In California alone, about 21,000 people who currently receive free health care through Indian clinics are not recognized as Native American by the federal government and would have to pay the penalty, according to the nonprofit California Rural Indian Health Board.
"We have and will continue to encourage a robust dialogue with American Indian and Alaska Native communities about this matter, and welcome their input and ideas for solutions," Shields said in a statement to The Associated Press. "Under the law, it would require a legislative rather than regulatory change to address this matter. And as we consider approaches to the best possible solution, we are eager to work with Congress."
The IRS is working with the definition but has not yet decided how the agency will verify who qualifies as Indian or assess the penalty on tax returns, agency spokesman Eric Smith said. The IRS and U.S. Treasury have scheduled a May 29 public hearing on their proposed rules establishing who qualifies for an exemption from the insurance coverage requirement.
Republican Rep. Tom Cole, a member of the Chickasaw Nation in Oklahoma and one of just two federal legislators who are members of a federally recognized tribe, said he was aware of the concerns and would ensure that care for native people was not compromised as the health overhaul rolls out. He declined to comment about whether he would sponsor a bill to address the issue.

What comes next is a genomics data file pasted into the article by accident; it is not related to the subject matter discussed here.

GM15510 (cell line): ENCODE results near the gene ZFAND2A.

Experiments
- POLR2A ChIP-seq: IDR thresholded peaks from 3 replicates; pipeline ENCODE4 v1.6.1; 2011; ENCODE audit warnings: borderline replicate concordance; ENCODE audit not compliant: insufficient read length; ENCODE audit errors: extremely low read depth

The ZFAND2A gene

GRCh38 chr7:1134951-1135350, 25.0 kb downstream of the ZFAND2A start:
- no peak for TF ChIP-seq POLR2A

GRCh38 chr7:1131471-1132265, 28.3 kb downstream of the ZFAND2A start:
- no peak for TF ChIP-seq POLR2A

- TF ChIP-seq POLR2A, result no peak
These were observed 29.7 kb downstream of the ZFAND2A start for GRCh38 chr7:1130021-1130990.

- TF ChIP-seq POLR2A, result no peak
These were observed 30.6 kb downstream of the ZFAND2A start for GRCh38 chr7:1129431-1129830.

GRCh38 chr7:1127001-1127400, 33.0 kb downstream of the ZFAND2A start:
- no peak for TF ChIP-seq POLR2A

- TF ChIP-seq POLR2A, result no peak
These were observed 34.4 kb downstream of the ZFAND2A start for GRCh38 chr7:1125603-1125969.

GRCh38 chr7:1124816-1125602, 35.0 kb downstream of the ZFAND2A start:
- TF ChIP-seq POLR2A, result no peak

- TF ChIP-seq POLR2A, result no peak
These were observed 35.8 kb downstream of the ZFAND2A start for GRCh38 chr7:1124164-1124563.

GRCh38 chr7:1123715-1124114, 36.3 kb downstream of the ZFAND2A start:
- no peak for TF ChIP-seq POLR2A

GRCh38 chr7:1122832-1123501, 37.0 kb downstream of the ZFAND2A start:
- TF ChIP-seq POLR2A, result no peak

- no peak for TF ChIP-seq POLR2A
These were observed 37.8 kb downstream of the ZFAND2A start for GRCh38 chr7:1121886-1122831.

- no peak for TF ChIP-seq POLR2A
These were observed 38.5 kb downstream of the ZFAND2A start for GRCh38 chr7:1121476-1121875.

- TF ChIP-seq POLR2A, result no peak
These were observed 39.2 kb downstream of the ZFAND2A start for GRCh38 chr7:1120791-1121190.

"This could lead to some tribal citizens being required to purchase insurance or face penalties even though they are covered by IHS," he said in a statement to The Associated Press, referring to the federal Indian Health Service. "I am watching the situation closely to ensure that those individuals already benefiting from care through IHS continue to receive it."
The 2010 Census found that nearly one-third of the 6.2 million people who self-identify as American Indian or Alaska Native lack health insurance and that 28 percent live in poverty.
The Indian Health Service, a division of U.S. Health and Human Services, oversees a network of clinics that are required to serve all patients of Indian ancestry, even if they cannot document their federal tribal status.
One of those is the clinic in Santa Rosa, north of San Francisco, where DeRouen, 49, has been seen since she was a little girl. Molin Malicay, who directs the Sonoma County Indian Health Project, estimates DeRouen is among roughly 2,000 of his patients who would face the penalty.